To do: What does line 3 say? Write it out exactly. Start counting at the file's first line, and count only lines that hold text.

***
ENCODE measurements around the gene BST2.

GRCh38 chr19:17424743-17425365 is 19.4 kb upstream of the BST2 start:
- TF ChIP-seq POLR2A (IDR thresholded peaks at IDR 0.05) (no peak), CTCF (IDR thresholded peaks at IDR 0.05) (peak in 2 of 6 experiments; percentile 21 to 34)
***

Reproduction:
- TF ChIP-seq POLR2A (IDR thresholded peaks at IDR 0.05) (no peak), CTCF (IDR thresholded peaks at IDR 0.05) (peak in 2 of 6 experiments; percentile 21 to 34)